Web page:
UK GLBT Meet 2011 – Beating Writers Block

ukmeetWell, I had a brilliant Saturday. I got up at 5am (ok, that wasn’t so brilliant) and got the train down to Milton Keynes. Lucy Felthouse and her Baker extraordinaire other half picked me up and we arrived at the Holiday Inn Express with plenty of time to spare…about 2 hours, actually!

It was brilliant to see so many people there, I think I could approximate that there were 40 or more authors/readers/publishers in that room and it led to a lot of interesting (and occasionally naughty!) conversation. We started with introductions and a few general questions then we all fell upon the mountains of food the ever generous folks had brought with them.

After lunch we had the panels, Total-E-Bound told us all about the advantages of eBook publishing and of being published with them (Well, I knew all those already!) We had Historicals explained by 3 knowledgeable individuals and found out some great tips for social marketing too. The last 2 panels were dropped but everything else went pretty much to plan!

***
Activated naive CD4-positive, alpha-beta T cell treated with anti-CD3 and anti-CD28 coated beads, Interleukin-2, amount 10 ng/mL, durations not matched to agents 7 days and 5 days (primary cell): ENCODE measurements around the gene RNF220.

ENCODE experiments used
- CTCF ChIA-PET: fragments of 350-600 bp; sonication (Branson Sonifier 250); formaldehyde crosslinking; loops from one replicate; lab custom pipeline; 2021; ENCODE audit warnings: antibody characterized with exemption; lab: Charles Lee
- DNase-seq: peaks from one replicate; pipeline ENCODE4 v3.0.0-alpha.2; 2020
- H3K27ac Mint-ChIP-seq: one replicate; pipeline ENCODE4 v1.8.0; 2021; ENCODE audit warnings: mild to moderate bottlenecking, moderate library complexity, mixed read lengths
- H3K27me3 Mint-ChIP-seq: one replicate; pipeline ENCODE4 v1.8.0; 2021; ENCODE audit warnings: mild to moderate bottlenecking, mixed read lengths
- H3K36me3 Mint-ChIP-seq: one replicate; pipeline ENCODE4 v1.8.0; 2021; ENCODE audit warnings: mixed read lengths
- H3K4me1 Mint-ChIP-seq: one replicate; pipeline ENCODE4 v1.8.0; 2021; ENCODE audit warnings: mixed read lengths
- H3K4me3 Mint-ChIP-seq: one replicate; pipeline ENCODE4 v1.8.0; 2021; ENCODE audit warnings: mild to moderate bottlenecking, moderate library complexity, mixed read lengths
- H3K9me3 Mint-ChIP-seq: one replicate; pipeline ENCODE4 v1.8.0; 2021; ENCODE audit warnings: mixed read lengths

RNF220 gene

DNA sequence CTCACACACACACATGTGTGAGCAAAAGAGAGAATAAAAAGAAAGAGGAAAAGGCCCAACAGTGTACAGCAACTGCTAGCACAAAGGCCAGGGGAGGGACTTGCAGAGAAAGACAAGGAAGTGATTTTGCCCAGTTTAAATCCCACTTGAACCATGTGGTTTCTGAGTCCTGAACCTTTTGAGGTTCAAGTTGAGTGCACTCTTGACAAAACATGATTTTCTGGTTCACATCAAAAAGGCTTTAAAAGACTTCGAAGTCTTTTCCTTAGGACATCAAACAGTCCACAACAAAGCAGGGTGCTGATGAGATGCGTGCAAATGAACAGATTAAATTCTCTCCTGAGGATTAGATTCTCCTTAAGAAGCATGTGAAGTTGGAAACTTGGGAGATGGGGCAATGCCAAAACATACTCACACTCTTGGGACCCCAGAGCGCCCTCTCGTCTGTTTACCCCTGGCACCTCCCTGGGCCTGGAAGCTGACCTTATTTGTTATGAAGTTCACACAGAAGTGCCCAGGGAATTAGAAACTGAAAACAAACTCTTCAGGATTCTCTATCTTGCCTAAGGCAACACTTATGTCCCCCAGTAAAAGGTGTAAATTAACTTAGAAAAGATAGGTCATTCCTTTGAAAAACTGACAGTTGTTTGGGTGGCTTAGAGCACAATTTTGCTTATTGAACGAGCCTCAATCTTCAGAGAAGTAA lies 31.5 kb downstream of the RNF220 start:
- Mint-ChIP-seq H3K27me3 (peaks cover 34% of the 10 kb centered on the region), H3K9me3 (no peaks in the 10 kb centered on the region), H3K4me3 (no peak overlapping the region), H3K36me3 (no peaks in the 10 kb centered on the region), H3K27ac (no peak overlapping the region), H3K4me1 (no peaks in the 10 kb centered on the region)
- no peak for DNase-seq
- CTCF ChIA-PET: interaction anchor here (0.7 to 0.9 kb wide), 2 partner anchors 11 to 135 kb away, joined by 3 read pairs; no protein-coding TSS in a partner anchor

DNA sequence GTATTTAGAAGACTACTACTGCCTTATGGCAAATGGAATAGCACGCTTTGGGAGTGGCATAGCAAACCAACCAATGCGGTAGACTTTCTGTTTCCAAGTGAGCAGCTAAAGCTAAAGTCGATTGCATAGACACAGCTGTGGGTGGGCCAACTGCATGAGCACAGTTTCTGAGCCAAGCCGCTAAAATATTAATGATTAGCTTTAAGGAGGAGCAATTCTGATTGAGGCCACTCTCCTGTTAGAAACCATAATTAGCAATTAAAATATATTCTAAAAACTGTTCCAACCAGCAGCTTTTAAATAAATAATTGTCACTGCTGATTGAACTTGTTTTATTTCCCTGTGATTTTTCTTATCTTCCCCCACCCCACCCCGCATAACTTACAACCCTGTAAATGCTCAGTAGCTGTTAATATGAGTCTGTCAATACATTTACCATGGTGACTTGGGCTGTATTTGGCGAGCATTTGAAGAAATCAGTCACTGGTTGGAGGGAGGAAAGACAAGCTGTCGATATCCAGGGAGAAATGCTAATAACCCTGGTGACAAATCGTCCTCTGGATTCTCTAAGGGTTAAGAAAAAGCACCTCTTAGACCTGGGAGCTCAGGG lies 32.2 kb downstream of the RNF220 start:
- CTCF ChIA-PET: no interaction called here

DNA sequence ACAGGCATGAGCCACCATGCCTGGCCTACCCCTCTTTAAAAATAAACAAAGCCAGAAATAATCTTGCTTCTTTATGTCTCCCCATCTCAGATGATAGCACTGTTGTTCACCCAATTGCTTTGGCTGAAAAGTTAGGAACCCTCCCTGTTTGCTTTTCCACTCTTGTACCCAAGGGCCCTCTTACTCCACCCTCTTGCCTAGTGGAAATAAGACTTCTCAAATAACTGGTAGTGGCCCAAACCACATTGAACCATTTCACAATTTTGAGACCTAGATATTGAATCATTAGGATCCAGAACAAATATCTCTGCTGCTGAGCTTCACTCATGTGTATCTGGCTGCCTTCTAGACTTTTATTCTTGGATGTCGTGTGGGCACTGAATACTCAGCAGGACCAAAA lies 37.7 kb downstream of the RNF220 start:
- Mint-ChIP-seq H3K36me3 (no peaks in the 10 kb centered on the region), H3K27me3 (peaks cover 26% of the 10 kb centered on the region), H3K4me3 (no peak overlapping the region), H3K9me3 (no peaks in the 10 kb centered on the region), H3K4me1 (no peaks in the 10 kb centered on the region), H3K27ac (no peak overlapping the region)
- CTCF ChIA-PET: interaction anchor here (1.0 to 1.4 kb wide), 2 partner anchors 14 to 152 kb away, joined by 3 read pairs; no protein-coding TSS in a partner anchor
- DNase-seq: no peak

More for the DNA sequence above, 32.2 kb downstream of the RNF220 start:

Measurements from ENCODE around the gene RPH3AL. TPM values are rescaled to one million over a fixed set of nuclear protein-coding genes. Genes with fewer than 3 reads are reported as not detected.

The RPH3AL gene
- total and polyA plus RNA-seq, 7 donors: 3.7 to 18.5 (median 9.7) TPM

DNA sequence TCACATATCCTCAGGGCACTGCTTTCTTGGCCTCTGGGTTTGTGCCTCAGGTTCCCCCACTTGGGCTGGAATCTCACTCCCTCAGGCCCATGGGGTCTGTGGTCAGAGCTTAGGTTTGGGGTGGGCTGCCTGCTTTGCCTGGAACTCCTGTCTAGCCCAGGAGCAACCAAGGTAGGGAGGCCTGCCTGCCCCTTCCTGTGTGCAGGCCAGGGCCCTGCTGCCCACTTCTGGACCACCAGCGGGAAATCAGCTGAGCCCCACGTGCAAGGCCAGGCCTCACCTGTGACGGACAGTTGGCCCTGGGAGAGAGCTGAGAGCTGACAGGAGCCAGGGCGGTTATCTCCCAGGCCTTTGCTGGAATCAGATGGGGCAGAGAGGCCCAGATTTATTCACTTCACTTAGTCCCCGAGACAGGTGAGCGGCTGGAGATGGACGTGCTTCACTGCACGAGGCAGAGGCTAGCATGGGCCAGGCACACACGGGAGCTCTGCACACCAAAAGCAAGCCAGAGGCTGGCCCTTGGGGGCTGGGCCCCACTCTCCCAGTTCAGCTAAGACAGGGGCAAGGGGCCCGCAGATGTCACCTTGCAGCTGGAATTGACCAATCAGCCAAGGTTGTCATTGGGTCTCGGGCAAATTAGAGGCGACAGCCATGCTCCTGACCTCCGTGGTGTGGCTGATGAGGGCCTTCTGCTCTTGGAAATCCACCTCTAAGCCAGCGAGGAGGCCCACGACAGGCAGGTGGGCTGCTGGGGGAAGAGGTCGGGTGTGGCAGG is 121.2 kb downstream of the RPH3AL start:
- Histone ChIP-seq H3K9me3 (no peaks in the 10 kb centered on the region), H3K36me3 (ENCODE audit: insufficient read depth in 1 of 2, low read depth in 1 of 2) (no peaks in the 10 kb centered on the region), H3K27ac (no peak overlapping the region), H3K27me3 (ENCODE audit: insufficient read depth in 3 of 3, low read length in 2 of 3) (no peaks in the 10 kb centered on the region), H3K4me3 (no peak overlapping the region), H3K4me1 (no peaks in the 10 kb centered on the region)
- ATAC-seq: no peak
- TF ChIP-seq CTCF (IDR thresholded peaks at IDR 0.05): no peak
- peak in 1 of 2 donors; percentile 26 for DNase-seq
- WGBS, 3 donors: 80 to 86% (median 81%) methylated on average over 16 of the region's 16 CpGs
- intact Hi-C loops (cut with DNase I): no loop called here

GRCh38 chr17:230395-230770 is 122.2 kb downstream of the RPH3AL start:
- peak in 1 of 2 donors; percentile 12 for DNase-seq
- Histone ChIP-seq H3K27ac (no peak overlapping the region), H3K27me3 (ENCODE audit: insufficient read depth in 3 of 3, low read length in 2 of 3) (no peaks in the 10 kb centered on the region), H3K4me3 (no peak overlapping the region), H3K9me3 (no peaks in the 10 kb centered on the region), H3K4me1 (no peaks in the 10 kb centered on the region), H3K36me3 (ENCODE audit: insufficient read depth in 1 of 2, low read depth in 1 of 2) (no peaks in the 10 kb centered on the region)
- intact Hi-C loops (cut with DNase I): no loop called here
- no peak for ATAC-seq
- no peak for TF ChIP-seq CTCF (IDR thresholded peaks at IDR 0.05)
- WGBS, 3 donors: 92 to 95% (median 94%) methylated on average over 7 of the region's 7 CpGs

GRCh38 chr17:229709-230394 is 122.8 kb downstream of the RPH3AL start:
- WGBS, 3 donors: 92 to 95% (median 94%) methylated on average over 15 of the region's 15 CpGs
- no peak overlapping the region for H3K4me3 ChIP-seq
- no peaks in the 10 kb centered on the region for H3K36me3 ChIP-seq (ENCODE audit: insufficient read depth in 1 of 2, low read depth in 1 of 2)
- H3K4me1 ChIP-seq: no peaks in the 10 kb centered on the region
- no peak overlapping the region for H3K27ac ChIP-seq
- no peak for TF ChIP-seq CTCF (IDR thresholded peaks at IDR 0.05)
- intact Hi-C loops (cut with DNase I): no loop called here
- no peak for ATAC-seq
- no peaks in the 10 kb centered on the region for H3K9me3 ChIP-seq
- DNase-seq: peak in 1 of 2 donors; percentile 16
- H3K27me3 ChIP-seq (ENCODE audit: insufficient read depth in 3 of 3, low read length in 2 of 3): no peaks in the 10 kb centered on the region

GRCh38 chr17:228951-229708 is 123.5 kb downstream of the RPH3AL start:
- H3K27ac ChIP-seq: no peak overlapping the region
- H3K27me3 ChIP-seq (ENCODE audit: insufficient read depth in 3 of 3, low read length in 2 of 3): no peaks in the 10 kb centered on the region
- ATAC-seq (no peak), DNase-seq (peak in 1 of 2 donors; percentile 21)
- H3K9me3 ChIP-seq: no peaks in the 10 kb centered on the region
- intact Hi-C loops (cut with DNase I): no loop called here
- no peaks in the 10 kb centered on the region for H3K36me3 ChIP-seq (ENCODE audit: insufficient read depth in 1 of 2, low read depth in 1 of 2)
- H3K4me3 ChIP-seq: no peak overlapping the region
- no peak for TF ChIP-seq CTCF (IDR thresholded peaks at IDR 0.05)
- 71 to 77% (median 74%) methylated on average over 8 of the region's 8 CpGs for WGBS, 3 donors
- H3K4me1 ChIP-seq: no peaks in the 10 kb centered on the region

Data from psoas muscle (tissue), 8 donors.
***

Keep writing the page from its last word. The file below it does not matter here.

It was all over far to soon and I was whizzing back up to the north West on one of those tippy trains virgin now have, it’s like being on a rollercoaster sometimes I can tell you! What will always stick with me about the day is the genuine loveliness of all the ladies and gents in that room. I think I could have happily spent the day just going round and chatting to folks!

Anyway, I did a little presentation on Beating Writers Block so I’m going to let you in on all the secrets I shared! I’m afraid you won’t get the full impact of the wonderful visual aids I had at the meet but I’ll try my best to make up for that with wit and photos stolen from the interwebs.

Take a Break

Go for a walk / Get fresh air / Think it out. Just get away from the computer for a bit and let the characters talk to you!

Different Style

Write long hand, Try a different medium. This can also symbolise just keep writing!

Exercise